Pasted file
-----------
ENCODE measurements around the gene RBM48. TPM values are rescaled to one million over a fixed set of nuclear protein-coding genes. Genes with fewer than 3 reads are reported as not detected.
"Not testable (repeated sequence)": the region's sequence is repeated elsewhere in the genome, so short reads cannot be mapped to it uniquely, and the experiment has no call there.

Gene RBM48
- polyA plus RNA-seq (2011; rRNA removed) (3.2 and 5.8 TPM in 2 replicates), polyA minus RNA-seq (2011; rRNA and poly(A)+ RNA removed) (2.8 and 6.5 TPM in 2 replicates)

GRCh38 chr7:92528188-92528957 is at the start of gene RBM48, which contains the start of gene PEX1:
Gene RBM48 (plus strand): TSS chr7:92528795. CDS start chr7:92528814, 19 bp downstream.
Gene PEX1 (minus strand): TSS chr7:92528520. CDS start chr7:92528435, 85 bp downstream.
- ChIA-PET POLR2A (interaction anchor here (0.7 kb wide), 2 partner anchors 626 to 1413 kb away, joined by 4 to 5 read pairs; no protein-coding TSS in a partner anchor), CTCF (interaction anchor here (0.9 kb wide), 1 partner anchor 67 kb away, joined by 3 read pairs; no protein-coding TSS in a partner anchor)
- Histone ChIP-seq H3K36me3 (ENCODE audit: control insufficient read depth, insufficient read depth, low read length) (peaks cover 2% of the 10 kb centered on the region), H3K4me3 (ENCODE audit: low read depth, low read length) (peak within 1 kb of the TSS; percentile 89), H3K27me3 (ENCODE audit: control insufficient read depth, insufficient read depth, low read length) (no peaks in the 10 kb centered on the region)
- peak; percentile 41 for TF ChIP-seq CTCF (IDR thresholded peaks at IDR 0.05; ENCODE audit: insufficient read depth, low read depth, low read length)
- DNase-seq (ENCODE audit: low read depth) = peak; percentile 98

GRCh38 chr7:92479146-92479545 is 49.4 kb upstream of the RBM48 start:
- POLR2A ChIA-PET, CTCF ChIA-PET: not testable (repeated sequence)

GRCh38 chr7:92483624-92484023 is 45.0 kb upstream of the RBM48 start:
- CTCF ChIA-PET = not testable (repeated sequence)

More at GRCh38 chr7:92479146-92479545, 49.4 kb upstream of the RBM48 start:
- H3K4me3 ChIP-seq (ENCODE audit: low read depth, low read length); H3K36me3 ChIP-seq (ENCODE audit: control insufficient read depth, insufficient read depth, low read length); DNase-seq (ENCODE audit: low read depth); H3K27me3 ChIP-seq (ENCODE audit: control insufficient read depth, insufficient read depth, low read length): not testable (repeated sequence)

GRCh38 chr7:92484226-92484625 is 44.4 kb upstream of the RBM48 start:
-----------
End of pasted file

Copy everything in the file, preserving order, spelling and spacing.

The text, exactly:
ENCODE measurements around the gene RBM48. TPM values are rescaled to one million over a fixed set of nuclear protein-coding genes. Genes with fewer than 3 reads are reported as not detected.
"Not testable (repeated sequence)": the region's sequence is repeated elsewhere in the genome, so short reads cannot be mapped to it uniquely, and the experiment has no call there.

Gene RBM48
- polyA plus RNA-seq (2011; rRNA removed) (3.2 and 5.8 TPM in 2 replicates), polyA minus RNA-seq (2011; rRNA and poly(A)+ RNA removed) (2.8 and 6.5 TPM in 2 replicates)

GRCh38 chr7:92528188-92528957 is at the start of gene RBM48, which contains the start of gene PEX1:
Gene RBM48 (plus strand): TSS chr7:92528795. CDS start chr7:92528814, 19 bp downstream.
Gene PEX1 (minus strand): TSS chr7:92528520. CDS start chr7:92528435, 85 bp downstream.
- ChIA-PET POLR2A (interaction anchor here (0.7 kb wide), 2 partner anchors 626 to 1413 kb away, joined by 4 to 5 read pairs; no protein-coding TSS in a partner anchor), CTCF (interaction anchor here (0.9 kb wide), 1 partner anchor 67 kb away, joined by 3 read pairs; no protein-coding TSS in a partner anchor)
- Histone ChIP-seq H3K36me3 (ENCODE audit: control insufficient read depth, insufficient read depth, low read length) (peaks cover 2% of the 10 kb centered on the region), H3K4me3 (ENCODE audit: low read depth, low read length) (peak within 1 kb of the TSS; percentile 89), H3K27me3 (ENCODE audit: control insufficient read depth, insufficient read depth, low read length) (no peaks in the 10 kb centered on the region)
- peak; percentile 41 for TF ChIP-seq CTCF (IDR thresholded peaks at IDR 0.05; ENCODE audit: insufficient read depth, low read depth, low read length)
- DNase-seq (ENCODE audit: low read depth) = peak; percentile 98

GRCh38 chr7:92479146-92479545 is 49.4 kb upstream of the RBM48 start:
- POLR2A ChIA-PET, CTCF ChIA-PET: not testable (repeated sequence)

GRCh38 chr7:92483624-92484023 is 45.0 kb upstream of the RBM48 start:
- CTCF ChIA-PET = not testable (repeated sequence)

More at GRCh38 chr7:92479146-92479545, 49.4 kb upstream of the RBM48 start:
- H3K4me3 ChIP-seq (ENCODE audit: low read depth, low read length); H3K36me3 ChIP-seq (ENCODE audit: control insufficient read depth, insufficient read depth, low read length); DNase-seq (ENCODE audit: low read depth); H3K27me3 ChIP-seq (ENCODE audit: control insufficient read depth, insufficient read depth, low read length): not testable (repeated sequence)

GRCh38 chr7:92484226-92484625 is 44.4 kb upstream of the RBM48 start: